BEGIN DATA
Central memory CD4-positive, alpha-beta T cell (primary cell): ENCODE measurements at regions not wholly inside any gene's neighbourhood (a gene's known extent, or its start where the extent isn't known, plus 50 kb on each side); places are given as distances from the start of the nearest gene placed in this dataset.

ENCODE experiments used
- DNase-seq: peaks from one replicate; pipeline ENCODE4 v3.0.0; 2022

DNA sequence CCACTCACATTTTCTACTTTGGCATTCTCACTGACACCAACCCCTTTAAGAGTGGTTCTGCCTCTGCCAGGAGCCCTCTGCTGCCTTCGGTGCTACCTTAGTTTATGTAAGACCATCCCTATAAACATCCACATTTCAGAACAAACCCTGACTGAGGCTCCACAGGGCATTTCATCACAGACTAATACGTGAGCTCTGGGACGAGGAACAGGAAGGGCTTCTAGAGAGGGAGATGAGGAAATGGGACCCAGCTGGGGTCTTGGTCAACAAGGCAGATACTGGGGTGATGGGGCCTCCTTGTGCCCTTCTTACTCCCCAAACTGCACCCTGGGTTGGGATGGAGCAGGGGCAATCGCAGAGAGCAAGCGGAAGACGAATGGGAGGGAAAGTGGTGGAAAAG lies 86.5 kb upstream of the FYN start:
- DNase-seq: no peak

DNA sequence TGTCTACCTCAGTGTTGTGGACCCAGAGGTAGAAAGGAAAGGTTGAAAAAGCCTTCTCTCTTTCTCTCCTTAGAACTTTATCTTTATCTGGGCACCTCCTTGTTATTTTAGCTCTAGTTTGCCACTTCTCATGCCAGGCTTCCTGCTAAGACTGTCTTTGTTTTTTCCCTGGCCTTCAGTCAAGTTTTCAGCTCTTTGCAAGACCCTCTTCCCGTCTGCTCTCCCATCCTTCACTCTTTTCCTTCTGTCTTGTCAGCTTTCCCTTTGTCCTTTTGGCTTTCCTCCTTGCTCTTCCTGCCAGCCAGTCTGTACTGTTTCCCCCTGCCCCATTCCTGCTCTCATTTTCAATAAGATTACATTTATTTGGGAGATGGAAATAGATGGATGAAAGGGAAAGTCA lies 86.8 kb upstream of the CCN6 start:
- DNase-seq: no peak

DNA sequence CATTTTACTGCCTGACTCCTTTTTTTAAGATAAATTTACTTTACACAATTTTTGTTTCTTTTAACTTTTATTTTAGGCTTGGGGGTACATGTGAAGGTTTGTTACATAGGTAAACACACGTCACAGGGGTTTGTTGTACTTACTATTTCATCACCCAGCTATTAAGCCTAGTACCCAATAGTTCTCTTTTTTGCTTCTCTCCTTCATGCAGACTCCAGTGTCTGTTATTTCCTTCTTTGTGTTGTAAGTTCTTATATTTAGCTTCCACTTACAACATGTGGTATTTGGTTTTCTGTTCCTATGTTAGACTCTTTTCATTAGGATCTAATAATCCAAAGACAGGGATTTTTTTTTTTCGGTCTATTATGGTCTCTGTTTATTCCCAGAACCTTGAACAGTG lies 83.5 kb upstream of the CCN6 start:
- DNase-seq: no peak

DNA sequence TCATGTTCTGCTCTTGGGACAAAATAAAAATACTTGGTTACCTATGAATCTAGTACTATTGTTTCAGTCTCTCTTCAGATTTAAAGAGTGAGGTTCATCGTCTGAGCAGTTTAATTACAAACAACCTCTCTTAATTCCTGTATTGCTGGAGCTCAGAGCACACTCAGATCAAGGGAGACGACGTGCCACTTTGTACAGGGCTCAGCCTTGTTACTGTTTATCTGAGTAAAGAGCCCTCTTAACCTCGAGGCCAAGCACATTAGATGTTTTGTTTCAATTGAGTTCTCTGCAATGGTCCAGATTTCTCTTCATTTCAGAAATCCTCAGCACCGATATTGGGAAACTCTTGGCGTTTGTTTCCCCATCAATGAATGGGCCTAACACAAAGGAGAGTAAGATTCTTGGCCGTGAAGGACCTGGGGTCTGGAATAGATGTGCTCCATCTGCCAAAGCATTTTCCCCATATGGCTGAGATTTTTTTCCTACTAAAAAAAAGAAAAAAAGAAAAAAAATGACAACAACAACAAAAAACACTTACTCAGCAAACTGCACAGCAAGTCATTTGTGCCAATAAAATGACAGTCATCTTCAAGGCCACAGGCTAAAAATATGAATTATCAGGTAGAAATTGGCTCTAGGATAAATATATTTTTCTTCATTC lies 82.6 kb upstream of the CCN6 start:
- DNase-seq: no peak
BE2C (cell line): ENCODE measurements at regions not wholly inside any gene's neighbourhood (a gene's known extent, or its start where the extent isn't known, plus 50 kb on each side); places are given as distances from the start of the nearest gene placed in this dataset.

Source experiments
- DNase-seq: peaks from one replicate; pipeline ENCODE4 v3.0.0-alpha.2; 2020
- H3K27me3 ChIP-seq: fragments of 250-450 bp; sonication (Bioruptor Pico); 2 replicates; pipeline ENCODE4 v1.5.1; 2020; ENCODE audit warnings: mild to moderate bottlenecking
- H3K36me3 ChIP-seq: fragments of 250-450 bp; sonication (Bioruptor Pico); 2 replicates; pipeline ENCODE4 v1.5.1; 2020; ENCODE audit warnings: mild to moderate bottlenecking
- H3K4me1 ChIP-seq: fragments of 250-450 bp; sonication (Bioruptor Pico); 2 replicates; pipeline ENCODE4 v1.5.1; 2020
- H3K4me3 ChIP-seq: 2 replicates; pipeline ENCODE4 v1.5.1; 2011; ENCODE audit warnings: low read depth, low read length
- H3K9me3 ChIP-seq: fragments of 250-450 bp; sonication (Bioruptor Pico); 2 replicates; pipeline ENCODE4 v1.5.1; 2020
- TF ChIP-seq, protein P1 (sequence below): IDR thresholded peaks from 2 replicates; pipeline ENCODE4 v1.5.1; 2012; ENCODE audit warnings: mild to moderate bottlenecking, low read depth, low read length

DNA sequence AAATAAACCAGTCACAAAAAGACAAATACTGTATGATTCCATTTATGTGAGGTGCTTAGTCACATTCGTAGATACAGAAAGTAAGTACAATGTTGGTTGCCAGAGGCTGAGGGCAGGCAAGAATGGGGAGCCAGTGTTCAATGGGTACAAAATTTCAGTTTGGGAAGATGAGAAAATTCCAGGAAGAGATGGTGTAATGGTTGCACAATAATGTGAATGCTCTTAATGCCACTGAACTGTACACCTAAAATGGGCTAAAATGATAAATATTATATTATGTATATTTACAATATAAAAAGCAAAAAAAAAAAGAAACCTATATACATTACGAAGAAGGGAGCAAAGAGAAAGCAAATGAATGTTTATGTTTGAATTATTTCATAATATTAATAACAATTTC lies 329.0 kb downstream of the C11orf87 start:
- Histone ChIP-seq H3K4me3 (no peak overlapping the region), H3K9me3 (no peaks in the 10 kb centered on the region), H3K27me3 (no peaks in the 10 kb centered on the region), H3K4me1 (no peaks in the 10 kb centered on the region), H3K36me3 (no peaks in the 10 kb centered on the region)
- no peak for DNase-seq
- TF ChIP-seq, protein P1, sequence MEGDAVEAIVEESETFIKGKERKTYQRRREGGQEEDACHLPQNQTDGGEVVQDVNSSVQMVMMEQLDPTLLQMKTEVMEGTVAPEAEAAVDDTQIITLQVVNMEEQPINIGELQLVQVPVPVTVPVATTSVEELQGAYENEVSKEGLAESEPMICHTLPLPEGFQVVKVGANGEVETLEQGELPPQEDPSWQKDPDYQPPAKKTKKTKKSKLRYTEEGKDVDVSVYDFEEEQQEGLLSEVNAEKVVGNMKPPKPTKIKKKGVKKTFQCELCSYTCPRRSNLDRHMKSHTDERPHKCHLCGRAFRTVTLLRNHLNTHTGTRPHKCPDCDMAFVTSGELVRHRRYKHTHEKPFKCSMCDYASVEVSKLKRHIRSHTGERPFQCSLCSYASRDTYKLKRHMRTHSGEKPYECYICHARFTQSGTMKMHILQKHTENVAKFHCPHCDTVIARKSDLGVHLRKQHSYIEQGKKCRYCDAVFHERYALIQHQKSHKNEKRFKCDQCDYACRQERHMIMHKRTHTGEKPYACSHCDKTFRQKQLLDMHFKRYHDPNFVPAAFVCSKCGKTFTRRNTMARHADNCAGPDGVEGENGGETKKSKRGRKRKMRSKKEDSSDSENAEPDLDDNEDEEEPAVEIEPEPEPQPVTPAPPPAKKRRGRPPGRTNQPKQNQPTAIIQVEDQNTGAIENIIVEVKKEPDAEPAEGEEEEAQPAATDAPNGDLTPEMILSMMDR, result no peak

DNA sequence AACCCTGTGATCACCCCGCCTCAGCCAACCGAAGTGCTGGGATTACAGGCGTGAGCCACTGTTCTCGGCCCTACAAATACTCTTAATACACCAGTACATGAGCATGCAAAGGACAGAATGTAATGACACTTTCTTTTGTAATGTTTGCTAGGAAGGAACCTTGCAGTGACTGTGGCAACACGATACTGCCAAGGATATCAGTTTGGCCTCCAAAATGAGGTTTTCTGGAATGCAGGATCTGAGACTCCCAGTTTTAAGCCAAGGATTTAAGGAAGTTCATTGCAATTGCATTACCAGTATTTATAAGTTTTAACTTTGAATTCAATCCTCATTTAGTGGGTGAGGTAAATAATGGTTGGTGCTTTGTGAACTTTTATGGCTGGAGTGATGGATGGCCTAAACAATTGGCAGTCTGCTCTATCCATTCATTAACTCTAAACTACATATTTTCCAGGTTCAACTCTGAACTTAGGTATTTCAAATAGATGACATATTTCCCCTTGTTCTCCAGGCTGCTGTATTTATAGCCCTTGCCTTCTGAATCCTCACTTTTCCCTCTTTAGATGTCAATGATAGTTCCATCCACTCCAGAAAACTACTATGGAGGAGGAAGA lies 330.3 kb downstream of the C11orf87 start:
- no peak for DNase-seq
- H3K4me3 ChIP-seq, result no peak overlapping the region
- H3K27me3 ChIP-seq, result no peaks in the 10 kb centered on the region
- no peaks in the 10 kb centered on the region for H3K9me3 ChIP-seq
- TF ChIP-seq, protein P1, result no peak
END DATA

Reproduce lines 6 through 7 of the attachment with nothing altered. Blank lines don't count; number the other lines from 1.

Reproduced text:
DNA sequence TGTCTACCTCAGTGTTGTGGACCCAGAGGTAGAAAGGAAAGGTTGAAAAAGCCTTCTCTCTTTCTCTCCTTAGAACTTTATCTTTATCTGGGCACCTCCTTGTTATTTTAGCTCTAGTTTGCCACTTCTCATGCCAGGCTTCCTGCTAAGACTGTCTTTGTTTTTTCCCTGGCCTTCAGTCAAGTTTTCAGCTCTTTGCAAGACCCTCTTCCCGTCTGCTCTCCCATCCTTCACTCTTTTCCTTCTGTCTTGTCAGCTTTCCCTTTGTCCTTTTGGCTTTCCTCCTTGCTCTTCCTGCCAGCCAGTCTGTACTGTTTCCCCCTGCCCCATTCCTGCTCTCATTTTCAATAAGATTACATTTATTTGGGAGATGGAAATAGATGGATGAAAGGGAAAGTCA lies 86.8 kb upstream of the CCN6 start:
- DNase-seq: no peak